An acceleration by Malecki at the last intermediate sprint at Naleczow saw Stosz dropped, and the increase in pace was too much for all bar local hero Malecki, who soldiered on alone despite the rising hopelessness of his task. The long, broad country avenues did nothing to favour him. That said  the bunch, conscious that his chances were extremely limited, opted to steady their pace rather than risk more breaks going up the road.

DSM put their shoulder to the collective wheel with 10 kilometres to go, by which point Malecki was battling with his bike and looking round, trying to stay away against all the odds. Finally a slight but steady rise did for the Pole and he all but wheeled to a halt at the right side of the road as the peloton roared past.

No team seemed able to take control on the rapidly drying, flat roads, and with Bahrain Victorious hammering away on the front, the crash with two kilometres to go split the back end of the peloton completely. Initial reports said Sam Oomen (Jumbo-Visma), Steve Williams (Bahrain Victorious) and Mark Padun (EF Education-EasyPost) were among those injured, but all were able to finish. 

Then the Jumbo-Visma duo of Teunissen and Kooij took the last grinding uphill and sharp righthand bend with 200 metres to go on the front and ready to go. As Kooij said afterwards, given the lack of distance between the final corner and the finish, it would have been almost impossible to overhaul him, and although Bauhaus pushed him all the way to the line, the 20-year-old was able to claim a fraught but well-earned victory.

For Kooij, the first WorldTour win of his career represents a notable step forward in the 20-year-old's rise through the sprint hierarchy and it also constitutes a kind of sporting revenge after a couple of near misses last year in the same race.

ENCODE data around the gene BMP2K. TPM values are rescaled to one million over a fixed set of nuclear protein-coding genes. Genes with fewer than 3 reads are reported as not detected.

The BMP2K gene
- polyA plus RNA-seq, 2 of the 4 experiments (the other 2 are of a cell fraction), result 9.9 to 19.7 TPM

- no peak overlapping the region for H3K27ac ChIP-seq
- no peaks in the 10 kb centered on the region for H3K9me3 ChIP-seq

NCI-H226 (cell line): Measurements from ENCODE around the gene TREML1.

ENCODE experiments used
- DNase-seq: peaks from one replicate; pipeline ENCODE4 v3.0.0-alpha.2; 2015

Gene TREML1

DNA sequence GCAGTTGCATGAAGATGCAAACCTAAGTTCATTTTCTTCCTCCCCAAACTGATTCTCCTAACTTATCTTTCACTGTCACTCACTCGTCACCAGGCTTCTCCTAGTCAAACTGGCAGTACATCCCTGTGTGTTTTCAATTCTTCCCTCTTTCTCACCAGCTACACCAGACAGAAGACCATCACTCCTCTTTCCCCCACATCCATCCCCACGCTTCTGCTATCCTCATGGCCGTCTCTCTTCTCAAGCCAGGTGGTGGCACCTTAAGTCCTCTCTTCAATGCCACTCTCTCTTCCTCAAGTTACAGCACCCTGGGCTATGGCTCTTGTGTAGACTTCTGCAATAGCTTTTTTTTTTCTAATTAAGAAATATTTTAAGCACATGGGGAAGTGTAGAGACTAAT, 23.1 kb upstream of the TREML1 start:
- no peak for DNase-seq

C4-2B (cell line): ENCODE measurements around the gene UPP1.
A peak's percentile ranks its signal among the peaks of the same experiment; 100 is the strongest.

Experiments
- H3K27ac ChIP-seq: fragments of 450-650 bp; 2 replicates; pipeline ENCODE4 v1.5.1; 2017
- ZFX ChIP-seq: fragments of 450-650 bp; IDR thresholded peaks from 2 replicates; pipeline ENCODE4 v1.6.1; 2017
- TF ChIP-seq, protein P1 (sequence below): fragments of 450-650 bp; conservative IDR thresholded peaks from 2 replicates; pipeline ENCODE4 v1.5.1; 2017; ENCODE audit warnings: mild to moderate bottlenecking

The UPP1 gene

Meanwhile for Jumbo-Visma, this latest win constitutes yet more success after their devastating triumphs in the Tour de France and Tour de France Femmes. More business as usual for the Dutch squad, then, but with a new, very promising name to watch out for in the bunch sprints.

Results powered by FirstCycling

Thank you for reading 5 articles this month*

Join now for unlimited access

Enjoy your first month for just £1 / $1 / €1

*Read 5 free articles per month without a subscription

after your trial you will be billed £4.99 $7.99 €5.99 per month, cancel anytime. Or sign up for one year for just £49 $79 €59

Join now for unlimited access

Try your first month for just £1 / $1 / €1

Alasdair Fotheringham
Alasdair Fotheringham

Alasdair Fotheringham has been reporting on cycling since 1991. He has covered every Tour de France since 1992 bar one, as well as numerous other bike races of all shapes and sizes, ranging from the Olympic Games in 2008 to the now sadly defunct Subida a Urkiola hill climb in Spain. As well as working for Cyclingnews, he has also written for The IndependentThe GuardianProCycling, The Express and Reuters.

Latest on Cyclingnews